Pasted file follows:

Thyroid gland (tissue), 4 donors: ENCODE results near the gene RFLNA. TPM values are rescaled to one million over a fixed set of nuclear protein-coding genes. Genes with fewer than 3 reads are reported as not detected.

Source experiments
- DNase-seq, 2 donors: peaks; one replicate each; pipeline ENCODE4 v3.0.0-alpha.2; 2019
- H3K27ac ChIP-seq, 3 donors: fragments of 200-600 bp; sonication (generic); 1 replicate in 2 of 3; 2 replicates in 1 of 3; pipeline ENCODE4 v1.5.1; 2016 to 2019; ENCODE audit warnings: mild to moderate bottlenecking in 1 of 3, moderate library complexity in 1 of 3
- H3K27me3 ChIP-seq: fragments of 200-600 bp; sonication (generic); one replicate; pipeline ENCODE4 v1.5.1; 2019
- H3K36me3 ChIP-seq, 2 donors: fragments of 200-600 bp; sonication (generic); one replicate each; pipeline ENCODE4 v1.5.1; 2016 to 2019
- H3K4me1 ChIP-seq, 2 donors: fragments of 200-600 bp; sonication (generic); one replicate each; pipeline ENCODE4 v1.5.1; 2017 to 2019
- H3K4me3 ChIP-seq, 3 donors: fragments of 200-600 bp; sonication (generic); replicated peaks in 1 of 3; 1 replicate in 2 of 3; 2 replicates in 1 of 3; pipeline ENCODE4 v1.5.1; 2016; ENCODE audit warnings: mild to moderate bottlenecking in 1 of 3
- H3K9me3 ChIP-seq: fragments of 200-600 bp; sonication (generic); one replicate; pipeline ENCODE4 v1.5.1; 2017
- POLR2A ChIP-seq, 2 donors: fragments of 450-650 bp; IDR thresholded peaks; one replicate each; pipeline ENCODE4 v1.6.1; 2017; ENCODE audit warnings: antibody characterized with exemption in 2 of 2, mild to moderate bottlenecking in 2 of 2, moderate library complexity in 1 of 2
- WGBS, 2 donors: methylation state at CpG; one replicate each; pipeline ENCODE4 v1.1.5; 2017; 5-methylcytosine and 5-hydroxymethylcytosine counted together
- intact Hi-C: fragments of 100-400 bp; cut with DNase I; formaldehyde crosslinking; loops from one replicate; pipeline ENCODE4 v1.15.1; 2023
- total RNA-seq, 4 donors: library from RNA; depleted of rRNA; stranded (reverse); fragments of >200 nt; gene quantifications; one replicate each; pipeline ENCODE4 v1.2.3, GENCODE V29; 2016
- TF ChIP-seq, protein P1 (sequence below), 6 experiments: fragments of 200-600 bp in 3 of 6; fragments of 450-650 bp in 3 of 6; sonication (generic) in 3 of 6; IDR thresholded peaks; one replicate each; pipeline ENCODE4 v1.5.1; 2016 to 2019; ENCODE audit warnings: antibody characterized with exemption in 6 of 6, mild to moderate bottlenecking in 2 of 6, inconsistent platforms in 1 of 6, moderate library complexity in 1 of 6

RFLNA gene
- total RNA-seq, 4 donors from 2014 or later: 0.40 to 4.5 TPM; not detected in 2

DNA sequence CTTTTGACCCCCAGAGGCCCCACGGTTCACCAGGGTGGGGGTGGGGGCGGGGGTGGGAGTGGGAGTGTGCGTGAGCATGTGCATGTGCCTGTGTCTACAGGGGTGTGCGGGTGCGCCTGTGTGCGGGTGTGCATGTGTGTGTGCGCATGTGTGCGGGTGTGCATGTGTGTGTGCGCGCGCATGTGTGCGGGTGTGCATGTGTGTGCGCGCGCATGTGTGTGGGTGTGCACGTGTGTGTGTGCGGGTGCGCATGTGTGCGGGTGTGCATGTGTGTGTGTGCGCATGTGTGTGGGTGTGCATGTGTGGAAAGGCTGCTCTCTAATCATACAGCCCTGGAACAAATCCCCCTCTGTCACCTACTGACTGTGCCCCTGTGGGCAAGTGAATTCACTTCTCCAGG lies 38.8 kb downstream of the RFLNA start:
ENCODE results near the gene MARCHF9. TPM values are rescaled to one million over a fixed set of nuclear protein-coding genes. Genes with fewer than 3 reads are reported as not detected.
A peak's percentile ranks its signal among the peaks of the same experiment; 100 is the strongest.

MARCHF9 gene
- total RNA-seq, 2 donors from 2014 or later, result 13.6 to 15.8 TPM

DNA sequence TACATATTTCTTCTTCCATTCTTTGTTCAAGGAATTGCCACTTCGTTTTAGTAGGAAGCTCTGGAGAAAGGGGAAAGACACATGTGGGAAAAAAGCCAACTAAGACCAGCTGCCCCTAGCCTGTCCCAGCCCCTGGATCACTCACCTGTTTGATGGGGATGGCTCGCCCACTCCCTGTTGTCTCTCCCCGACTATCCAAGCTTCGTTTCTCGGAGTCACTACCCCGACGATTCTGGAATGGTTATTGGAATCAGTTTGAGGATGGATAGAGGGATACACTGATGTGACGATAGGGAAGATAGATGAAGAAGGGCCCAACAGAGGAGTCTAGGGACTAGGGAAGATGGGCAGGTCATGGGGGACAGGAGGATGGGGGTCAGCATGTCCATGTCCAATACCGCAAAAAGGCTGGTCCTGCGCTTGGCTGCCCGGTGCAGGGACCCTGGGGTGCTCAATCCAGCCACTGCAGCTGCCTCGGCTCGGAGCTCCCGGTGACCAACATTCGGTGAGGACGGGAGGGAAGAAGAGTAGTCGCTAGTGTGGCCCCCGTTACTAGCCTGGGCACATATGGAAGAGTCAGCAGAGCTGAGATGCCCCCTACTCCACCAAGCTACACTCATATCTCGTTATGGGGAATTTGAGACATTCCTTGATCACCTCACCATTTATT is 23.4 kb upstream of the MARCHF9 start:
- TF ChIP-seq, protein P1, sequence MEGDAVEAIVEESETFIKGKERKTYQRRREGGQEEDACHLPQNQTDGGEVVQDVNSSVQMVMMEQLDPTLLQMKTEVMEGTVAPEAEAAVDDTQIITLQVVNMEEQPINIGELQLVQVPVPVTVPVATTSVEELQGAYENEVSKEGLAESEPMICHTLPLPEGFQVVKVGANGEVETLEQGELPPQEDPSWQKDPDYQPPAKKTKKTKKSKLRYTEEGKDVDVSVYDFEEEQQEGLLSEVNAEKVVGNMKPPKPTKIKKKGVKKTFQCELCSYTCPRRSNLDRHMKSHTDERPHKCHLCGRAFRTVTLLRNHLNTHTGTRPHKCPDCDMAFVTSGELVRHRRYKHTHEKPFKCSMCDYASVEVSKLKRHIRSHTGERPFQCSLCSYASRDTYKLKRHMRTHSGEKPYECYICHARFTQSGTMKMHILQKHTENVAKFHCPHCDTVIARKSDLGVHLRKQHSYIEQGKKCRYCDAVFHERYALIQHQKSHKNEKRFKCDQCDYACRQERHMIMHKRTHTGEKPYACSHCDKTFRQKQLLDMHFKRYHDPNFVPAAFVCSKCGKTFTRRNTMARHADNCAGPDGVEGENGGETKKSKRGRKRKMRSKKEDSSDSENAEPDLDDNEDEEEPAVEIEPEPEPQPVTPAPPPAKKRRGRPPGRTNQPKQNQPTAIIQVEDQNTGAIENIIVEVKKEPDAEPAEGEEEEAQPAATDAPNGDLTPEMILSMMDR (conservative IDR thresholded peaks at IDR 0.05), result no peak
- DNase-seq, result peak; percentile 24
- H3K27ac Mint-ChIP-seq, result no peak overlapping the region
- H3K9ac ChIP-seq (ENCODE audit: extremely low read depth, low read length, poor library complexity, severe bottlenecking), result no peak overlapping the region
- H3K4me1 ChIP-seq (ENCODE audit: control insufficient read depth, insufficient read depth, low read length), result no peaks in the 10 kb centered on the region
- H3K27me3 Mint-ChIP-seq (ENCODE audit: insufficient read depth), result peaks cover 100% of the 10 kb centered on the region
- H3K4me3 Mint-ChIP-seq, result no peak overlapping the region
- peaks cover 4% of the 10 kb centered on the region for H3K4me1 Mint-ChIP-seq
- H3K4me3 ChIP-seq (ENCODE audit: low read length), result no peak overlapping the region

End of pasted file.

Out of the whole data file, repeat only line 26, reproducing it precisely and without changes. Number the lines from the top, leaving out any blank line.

- H3K9ac ChIP-seq (ENCODE audit: extremely low read depth, low read length, poor library complexity, severe bottlenecking), result no peak overlapping the region